DesignationExamplesDefinition (Vertical Lines)Interlaced (Fields per second)Progressive (Frames per second)
StandardSDTV, SVCD, DVD, DV480 (NTSC)
575 (PAL, SECAM)
24, 30
Blu-ray Disc, HDV

50, 60
24, 30, 60; 25,50
24,30; 25


Frame Rate

The way motion appears in your scenes depends on how the image is scanned, and the frame rate used. More options, especially the use of 24p, add to the cost of the camcorder.


60 interlaced fields a second (29.97 frames). For years this frame rate has been standard for television broadcast signals, DVDs and home camcorders.


30 progressive scan frames per second. This frame rate avoids interlace signal artifacts, and portrays moving subjects clearly.


Because it mimics 35mm film’s 24 frames per second, this frame rate is designed for achieving the “film look”. It’s also the perfect frame rate for those planning to transfer their video to film in post production.

For special high speed or slow motion effects other frame rates are also available on some camcorder models. For example, golfers like to play back their golf swing in slow motion in order to analyze it.

Lens Quality

The bigger the optical zoom, the closer you can get to distant subjects, but that also means a more complicated lens structure and increased price. Digital zooms crop the image and uses interpolation to “zoom” in on a subject, usually resulting a loss of image quality. When evaluating a zoom lens, be sure to look at optical, not digital zoom capability. In addition, some camcorder lenses have special coatings that reduce glare and increase sharpness.

Interchangeable Lenses

When it comes to creative choice, even the most outstanding zoom lens fused to the camcorder body is no match for an interchangeable lens system. Interchangeable lens capability is a feature found in higher end camcorders. If you’re planning to develop an arsenal of high quality lenses, you’ll definitely need a pro level camcorder to utilize them.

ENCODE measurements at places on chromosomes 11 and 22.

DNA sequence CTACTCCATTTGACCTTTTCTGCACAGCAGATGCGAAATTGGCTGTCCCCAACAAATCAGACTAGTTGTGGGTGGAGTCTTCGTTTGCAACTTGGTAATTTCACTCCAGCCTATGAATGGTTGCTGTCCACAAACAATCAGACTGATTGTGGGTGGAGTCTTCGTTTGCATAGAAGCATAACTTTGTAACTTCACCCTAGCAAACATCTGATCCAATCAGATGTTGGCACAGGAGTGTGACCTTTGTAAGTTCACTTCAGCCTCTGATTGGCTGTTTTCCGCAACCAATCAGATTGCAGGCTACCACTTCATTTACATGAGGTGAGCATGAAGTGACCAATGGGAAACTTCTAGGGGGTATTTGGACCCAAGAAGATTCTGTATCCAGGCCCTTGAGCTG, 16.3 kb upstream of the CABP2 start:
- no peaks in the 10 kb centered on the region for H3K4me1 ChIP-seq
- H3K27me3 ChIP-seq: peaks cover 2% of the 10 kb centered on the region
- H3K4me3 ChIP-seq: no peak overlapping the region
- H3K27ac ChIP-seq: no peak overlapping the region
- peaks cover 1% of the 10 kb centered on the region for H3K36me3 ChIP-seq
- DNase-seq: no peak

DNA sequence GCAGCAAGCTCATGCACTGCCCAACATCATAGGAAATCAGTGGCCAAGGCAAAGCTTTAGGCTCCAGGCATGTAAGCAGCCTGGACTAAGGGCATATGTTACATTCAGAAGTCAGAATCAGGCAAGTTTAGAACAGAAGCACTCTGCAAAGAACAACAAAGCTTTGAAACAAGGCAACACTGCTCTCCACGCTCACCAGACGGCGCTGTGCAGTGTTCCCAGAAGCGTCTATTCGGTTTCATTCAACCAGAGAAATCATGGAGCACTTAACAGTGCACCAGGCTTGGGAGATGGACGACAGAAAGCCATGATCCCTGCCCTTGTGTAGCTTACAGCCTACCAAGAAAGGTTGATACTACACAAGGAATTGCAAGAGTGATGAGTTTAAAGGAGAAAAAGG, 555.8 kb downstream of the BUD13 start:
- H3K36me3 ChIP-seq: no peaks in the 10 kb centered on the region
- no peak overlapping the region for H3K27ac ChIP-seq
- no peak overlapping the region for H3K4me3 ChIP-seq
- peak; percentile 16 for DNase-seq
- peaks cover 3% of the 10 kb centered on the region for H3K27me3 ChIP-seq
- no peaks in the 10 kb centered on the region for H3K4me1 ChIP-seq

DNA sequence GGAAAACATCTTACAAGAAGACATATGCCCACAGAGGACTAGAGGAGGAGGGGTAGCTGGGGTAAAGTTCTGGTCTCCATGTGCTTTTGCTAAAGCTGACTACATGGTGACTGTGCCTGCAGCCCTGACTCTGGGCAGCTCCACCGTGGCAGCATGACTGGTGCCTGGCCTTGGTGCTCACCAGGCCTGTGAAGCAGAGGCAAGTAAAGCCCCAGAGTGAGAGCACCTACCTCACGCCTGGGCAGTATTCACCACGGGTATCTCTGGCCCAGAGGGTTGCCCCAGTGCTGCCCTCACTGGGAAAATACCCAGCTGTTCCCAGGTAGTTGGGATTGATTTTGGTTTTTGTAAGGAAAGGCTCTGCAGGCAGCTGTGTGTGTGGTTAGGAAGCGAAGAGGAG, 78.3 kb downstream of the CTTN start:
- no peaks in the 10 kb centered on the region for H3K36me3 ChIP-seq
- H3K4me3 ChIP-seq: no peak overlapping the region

Which camcorder for me?

Now that you’re armed with more information on camcorders and video in general, let’s return to the basic question, “How will you use it?” The chart below summarizes many of the ideas discussed. Be sure to consider your own needs. For example, you may be a “Hobbyist” who shoots a lot of soccer, hockey or Little League baseball. While you don’t need every high-end feature, a large optical zoom that lets you capture action in the field is a real priority. So you may find that your own style of shooting falls somewhere in between the main categories. No problem. With this Guide and the assistance of your Vistek salesperson, you’ll find a video camera that easily fits your needs and budget.

Type of ShooterCamcorder FormatPlaybackTransfer to ComputerEditing CapabilityImportant Features to Consider
HobbyistDVDEasy playback on DVD playerUSBBasicYour wish list
HDDConnect to TV or PCUSBBasicYour wish list
Memory CardConnect to TV or PCCard readerPrecise editing with compatible PC and softwareYour wish list
ProsumerMini DVConnect to TV using supplied cablesConnect to PC using Firewire or IEEE 1394Precise editing with compatible PC and softwareYour wish list
Memory CardConnect to TV or PCCard readerPrecise editing with compatible PC and softwareYour wish list
ProfessionalMini DVConnect to TV using supplied cablesConnect to PC using Firewire or IEEE 1394Precise editing with compatible PC and softwareYour wish list